Textile waste growing threat to ocean’s health

September 7, 2021 BY

Alexis Todorovski (centre) is committed to finding second homes for Australia's unwanted clothing and household items. Photo: SUPPLIED

CHEAP trendy disposable clothing is choking waterways and polluting the ocean like never before, but sustainability is becoming increasingly fashionable industry insiders claim.

New data reveals almost 800,000 kilograms of unwanted clothing was collected from 17 collection hubs across Geelong, Bellarine, and Surf Coast between July 2020 and July 2021.

The SCRgroup operates over 1600 hubs nationally and executive Alexis Todorovski said the numbers reflected well on the local community.
“It’s very positive because it means that’s 778,583 kg of clothing kept out of landfill.”

Ms Todorovski said the statistics showed people in the region wanted to be a part of the solution however more is needed to be done.

“Outside of what is in our control, Australians are sending 800 million kilograms (equivalent weight of 19,500 commercial sized planes) of clothing to landfill every year and that’s the number we want to bring down,” she said.

A recent investigation by ABC’s Foreign Correspondent revealed that even when clothing is saved from landfill in Australia it can still end up in landfill abroad.

The program found that despite best efforts, a significant amount of donated clothing ended up in the ocean.

Clean Ocean Foundation has been campaigning to stop ocean pollution around Australia’s coastlines for over two decades.

They recently launched a billboard campaign in Victoria to raise awareness about plastics and micro-plastics, particularly those found in clothing.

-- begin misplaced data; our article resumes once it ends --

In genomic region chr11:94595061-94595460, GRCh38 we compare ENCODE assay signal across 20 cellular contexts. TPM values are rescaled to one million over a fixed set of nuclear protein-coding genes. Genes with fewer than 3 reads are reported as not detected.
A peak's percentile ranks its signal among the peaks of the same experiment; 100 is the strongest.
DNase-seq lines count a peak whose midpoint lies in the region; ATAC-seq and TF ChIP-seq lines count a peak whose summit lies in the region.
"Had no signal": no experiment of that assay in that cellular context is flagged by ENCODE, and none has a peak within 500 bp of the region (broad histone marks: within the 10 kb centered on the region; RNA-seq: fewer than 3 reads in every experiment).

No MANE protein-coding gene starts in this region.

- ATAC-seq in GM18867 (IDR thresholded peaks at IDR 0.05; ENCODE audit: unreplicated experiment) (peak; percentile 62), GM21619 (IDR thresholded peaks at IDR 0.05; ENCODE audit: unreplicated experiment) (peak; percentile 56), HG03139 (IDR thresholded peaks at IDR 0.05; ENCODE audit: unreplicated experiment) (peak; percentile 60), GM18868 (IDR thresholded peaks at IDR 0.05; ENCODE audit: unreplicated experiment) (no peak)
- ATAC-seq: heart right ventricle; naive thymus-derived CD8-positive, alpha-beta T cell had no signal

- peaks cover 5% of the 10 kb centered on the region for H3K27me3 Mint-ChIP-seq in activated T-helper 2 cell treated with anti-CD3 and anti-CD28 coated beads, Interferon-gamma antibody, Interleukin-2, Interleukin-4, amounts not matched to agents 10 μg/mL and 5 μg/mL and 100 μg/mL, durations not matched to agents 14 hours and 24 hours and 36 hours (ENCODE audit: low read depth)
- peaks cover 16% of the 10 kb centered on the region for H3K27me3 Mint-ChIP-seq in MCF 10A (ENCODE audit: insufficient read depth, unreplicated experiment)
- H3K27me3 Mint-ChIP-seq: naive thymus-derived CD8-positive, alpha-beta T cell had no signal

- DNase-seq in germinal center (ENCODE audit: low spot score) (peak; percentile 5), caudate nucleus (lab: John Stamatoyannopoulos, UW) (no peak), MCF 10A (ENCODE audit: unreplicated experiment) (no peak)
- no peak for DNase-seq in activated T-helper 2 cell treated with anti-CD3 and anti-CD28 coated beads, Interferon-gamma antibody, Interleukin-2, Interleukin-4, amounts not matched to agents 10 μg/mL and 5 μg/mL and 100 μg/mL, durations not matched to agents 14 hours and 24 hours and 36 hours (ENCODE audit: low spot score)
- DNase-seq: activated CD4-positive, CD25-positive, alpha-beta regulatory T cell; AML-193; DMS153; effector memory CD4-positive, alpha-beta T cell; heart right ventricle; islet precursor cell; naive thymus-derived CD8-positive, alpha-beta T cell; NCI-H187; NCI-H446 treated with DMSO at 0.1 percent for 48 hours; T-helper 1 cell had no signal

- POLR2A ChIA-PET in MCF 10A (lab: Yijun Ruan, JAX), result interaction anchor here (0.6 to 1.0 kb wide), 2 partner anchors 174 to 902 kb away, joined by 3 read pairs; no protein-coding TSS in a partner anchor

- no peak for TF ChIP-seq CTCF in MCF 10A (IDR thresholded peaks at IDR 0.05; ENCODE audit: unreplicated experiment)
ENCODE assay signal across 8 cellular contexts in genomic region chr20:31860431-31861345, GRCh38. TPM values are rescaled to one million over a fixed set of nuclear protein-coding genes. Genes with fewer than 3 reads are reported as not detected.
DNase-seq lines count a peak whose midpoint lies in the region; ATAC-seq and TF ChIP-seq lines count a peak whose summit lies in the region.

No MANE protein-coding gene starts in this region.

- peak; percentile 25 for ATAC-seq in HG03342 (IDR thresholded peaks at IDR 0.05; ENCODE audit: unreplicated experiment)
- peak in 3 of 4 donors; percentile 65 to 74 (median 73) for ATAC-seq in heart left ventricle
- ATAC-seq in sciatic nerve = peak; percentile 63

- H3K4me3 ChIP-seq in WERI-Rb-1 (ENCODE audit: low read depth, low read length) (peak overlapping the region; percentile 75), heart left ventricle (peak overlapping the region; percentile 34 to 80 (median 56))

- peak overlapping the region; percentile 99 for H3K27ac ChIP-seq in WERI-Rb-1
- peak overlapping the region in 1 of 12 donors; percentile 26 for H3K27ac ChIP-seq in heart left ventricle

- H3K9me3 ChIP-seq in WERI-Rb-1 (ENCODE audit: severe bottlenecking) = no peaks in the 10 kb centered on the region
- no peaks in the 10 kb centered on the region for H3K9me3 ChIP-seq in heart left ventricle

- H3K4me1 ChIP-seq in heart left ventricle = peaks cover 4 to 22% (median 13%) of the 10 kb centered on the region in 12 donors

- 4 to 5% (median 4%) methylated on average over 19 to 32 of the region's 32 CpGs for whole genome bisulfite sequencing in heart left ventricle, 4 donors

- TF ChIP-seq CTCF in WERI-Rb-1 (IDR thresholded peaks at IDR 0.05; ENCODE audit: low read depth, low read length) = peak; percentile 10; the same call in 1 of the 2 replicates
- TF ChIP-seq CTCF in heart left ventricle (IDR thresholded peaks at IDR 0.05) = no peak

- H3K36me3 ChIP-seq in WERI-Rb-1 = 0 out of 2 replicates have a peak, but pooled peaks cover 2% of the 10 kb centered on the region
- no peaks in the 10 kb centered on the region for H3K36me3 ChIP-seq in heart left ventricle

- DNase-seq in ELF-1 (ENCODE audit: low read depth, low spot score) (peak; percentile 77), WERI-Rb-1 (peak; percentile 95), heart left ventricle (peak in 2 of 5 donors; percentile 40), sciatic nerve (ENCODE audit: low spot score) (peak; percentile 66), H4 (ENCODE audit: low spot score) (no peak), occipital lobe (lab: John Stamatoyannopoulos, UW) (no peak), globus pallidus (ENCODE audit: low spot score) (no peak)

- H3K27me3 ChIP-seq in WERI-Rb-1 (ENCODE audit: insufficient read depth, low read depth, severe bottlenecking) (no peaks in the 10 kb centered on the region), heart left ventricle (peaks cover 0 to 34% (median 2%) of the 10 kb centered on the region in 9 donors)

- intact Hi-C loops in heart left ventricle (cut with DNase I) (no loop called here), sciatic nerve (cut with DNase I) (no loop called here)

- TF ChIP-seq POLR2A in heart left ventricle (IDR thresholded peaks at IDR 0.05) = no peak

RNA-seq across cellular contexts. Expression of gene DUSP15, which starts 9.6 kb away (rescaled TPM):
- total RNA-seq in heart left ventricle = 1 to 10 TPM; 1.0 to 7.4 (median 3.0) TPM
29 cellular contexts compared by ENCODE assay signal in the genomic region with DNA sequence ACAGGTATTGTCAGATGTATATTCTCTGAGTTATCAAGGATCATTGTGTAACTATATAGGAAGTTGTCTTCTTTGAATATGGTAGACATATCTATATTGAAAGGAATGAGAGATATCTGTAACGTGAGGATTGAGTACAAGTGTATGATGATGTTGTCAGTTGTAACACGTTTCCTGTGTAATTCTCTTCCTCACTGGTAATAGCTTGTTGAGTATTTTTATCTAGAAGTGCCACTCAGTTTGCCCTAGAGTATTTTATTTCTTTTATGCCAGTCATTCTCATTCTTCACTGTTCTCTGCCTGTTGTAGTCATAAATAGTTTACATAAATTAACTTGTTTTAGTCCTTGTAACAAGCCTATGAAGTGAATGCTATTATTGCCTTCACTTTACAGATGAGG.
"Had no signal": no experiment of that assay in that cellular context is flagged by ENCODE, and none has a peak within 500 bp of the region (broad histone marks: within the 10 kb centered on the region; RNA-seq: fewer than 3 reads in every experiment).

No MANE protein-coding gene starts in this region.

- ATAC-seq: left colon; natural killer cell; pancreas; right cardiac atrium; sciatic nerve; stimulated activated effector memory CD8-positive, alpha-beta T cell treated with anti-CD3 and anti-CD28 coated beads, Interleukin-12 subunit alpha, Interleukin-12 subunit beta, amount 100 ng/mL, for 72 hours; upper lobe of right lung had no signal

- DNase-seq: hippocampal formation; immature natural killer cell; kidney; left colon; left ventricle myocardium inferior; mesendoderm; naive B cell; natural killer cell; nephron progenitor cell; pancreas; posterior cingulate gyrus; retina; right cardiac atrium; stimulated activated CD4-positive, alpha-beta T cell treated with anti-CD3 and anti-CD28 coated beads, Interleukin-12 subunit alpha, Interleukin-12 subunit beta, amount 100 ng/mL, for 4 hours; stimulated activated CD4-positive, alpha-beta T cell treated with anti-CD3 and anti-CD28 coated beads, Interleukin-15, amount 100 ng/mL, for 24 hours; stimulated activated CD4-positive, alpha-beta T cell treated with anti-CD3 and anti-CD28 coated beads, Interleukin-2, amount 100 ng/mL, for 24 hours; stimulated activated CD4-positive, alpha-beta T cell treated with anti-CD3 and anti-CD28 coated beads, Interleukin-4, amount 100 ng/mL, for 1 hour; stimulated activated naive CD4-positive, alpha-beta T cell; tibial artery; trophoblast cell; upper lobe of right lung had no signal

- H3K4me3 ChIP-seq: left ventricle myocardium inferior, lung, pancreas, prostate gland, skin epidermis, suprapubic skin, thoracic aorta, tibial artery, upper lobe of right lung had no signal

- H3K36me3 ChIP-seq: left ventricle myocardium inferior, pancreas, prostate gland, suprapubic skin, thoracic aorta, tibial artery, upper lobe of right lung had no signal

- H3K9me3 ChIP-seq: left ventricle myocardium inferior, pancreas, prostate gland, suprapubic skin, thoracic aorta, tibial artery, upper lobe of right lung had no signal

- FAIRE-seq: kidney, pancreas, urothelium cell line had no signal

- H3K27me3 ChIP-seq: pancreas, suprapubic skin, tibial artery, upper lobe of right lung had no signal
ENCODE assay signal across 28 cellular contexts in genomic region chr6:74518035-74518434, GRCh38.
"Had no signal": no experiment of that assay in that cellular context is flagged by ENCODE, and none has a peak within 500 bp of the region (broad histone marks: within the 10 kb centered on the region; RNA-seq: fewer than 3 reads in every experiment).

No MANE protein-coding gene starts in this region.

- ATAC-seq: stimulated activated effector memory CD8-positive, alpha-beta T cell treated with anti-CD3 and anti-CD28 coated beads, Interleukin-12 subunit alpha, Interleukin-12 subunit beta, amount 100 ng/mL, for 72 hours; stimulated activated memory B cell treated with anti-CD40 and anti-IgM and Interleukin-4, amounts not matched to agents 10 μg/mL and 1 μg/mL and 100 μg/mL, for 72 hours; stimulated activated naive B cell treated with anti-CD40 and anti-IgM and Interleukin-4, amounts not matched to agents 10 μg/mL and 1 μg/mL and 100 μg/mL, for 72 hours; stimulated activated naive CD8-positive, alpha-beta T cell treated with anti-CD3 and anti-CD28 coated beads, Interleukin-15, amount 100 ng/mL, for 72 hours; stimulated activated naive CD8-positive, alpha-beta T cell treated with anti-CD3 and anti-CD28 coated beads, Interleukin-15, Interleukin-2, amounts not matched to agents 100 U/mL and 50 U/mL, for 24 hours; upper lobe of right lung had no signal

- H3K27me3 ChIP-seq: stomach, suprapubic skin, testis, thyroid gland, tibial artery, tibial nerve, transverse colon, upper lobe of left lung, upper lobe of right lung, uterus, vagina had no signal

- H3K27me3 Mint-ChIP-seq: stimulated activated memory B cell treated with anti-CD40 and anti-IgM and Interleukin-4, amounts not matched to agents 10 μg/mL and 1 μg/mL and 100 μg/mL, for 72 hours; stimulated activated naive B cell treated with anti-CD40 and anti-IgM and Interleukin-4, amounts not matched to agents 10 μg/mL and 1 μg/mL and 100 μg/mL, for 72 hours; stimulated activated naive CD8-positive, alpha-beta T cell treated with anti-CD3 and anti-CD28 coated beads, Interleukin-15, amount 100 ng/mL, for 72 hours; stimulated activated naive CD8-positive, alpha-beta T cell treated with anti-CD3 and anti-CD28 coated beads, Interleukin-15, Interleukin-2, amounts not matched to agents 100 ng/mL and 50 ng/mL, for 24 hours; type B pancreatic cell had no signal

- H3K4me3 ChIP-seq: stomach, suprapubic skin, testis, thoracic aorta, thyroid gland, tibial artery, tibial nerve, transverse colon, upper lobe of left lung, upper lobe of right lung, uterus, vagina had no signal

A spokesperson told the Times that using charity bins was important but the best thing to do was to change consumption habits.

“Garments don’t just pollute the ocean at the end of their shelf life, every time we wash synthetic clothing fibres end up in our washing machine and then in the ocean.”

“Individuals need to change their consumption habits and stop buying disposable clothing but governments also need to play their part and upgrade treatment processes to ensure microplastics are removed.

“The domestic water treatment plants are not designed to remove these fibres and they just end up in the ocean.

“Fast fashion is polluting the earth; brands should be held accountable and adequately taxed to fund a solution.”

Sustainability is becoming increasingly fashionable industry insiders claim. Photo: SUPPLIED

According to Minister for the Environment Sussan Ley, Australia has the second-highest consumption of textiles per capita.

“We want to keep clothing out of landfill, where it can take hundreds of years to break down, releasing harmful carbon emissions along the way, and we do not want to bombard our charities with clothes that are not fit for reuse,” Ms Ley said.

According to Ley, each Australian consumes an average of 27kg of new textiles per year and disposes an average 23kgs of textiles to landfill each year .

“Clothing charities can be a great place to thrift shop, but they are not the place to send our tatty, pre-loved clothes that are barely hanging by a thread, and no amount of wishcycling will change that,” she said.

Ms Todorovski says we must do better for the sake of the planet.

“We can always do better and the planet needs us to! There isn’t a number on how much we’d like to see being collected, it’s more about how much is still ending up in landfill and how can we bring that number down.”

“We ask members of the public to make sure their clothes are in a clean and reusable condition before they drop them off to our collection hubs.”

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